Directed by Pierre Lasry
Canada | 60 minutes | 1999
This illuminating documentary looks at the history of Shakespeare's Shylock from The Merchant of Venice, the Jewish moneylender who seeks a pound of flesh as payment on a loan, within the context of the longer history of hatred against Jews. Hatred of Jews has been embedded in theology, malicious folklore, and literature for 2000 years, culminating in the Holocaust. (Some 50 productions of Merchant were produced by the Nazis in Austria in 1939). Since The Merchant of Venice's first production c.1597, Shylock the Jewish moneylender, who only appears in five scenes, has represented European attitudes toward Jews. The film examines this history and the great Shakespearean actors who have played the role of Shylock through the ages, including performances by Laurence Olivier, Dustin Hoffman, and Orson Welles. It also includes modern attempts to adapt The Merchant of Venice and confront its historical association with anti-Semitism. Shylock also shows how The Merchant of Venice was used by the Nazis to promote anti-Semitism, specifically in Austria before the war, but Shakespeare's general usefulness for the purpose of propaganda was recognized early and valued by the Third Reich.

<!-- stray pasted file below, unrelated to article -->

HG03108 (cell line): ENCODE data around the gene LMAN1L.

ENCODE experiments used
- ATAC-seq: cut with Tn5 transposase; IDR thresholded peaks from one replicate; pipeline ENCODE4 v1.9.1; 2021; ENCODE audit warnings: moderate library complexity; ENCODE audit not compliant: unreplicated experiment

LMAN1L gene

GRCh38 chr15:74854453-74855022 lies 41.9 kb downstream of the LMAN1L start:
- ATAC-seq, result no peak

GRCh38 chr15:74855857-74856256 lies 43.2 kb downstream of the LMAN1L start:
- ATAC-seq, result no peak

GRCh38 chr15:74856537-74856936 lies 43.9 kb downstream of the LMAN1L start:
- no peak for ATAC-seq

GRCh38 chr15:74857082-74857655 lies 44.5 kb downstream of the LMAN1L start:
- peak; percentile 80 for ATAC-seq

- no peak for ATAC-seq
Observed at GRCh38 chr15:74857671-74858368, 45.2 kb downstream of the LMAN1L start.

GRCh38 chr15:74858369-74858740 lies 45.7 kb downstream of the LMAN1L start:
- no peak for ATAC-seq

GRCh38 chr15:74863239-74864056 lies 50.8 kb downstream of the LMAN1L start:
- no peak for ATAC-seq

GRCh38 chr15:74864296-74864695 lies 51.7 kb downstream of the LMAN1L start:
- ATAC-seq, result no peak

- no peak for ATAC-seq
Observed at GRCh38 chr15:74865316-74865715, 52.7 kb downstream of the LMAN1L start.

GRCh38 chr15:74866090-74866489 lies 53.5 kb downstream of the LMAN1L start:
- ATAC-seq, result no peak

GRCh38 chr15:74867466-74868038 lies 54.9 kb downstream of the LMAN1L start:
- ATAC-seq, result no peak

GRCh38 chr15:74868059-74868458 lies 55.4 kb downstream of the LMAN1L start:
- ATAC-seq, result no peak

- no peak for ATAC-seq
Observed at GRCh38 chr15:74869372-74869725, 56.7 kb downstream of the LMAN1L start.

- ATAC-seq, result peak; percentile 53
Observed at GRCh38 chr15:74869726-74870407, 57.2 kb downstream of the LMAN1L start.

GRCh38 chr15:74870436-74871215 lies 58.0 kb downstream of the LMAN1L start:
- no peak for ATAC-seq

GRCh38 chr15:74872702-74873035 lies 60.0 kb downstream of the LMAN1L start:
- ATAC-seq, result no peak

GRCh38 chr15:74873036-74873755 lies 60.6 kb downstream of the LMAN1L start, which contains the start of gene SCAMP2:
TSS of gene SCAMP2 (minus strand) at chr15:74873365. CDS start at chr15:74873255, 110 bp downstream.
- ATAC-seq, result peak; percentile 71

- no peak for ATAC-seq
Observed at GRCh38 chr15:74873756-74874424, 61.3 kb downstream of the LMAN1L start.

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||Laurence Olivier, Dustin Hoffman, Orson Welles